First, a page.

By Annan Boodram
Mass shootings in the US continue to bring to the fore the issue of the relationship between mental illness and violence. For example, US President Donald Trump expressed the view that the February 2017 Florida shooter’s mental illness inevitably catalysed his mass killings. But what are the facts?
A 2000 article in Psychology Today entitled “Are the Mentally Ill Really Violent?’ by Edward P Mulvey and Jess Fardella, stated, “The overwhelming majority of people with diagnosed mental disorders do not engage in violence.” In fact the article pointed out, “Certain factors that appear to be associated with an increased likelihood of violence are in line with common sense’. In effect it’s the same for persons with and without mental illness.
A 1998 study published in the General Archives of Psychiatry by the MacArthur Risk Assessment Project, “shows that the circumstances in which mental patients most commonly commit violence do not differ markedly from those surrounding crimes committed by people who are not mentally ill. In both groups, violence most often arises from everyday stress, such as conflicts with spouses, family members and co-workers.” That study also found that patients discharged from psychiatric facilities, who did not abuse alcohol and illegal drugs, had a rate of violence no different than that of their neighbors in the community. In fact, research indicates that fewer than 5 five percent of gun-related killings are committed by the mentally ill.
In effect, as the American Psychiatric Association emphasised following the Feb 2017 Florida shooting, the “disparaging and inaccurate remarks about mental illness serve only to perpetuate stigma and prohibit honest and open dialogue about an illness (or disorder) that affects one in five people in the nation.”
For people with mental illnesses such stigma makes an already difficult existent much harder. As columnist` The Mighty ‘puts it in the February 24 issue of the Huffington Post, “When you have a mental illness, you can feel utterly alone. You feel like a mime in an invisible box you can’t escape. The pain is not like that of a physical illness. The pain is deep and the sorrow or burdens hold on to you, sometimes for years. You live like that, a constant cycle of feeling like you will never get better because of what has happened or what will happen if you don’t “try harder”. Of course, part of getting better is putting work into it, but it takes a long time for some people.“ And, for some people, never.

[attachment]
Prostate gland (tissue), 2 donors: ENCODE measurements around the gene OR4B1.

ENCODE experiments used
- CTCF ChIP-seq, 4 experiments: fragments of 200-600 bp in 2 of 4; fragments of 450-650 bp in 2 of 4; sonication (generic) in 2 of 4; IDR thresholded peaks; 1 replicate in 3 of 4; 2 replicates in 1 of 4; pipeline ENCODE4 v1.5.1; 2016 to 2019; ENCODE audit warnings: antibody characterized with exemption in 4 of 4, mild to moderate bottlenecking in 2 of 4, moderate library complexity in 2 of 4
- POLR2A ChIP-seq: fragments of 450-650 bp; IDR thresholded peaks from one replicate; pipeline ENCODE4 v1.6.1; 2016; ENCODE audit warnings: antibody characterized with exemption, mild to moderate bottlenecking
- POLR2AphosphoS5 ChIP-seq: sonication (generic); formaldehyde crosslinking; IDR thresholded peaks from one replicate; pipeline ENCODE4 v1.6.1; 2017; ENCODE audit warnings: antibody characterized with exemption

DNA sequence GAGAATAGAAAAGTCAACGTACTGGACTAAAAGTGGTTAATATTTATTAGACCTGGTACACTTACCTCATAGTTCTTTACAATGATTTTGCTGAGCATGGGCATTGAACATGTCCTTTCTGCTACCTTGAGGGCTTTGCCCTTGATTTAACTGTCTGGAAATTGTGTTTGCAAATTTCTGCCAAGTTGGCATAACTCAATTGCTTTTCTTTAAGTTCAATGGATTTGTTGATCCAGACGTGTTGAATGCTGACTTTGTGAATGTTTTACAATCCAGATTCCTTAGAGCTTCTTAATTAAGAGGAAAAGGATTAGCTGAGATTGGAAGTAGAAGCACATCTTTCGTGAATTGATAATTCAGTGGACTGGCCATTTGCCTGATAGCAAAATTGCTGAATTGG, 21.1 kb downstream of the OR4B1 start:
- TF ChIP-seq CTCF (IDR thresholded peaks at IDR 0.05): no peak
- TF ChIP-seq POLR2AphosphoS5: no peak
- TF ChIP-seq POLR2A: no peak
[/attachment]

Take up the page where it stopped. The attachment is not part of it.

In fact, advances in brain imaging indicate that the brains of persons who are clinically depressed look different than the brains of the non-depressed, similar to a diseased heart being different than a healthy heart. A combination of genetics and environment contribute to clinical depression, and episodes of depression can be triggered by traumatic experiences such as: childhood or adult physical or sexual abuse; loss of a loved one; relationship problems; unemployment; poverty; pregnancy; childbirth; a serious physical health illness such as cancer or AIDS; an accident or a natural disaster, as well as by a family history of depression; loneliness and a profound exposure to social alienation. Sometimes, however, depression can have no obvious cause at all.
Also, scientists have found specialised brain cells in mice that appear to control anxiety levels. “If we can learn enough, we can develop the tools to turn on and off the key players that regulate anxiety in people,” says Joshua Gordon, Director of the US National Institute of Mental Health. The situation is similar with respect to treatment for depression. As well, these advances open up possibilities for other mental health issues.
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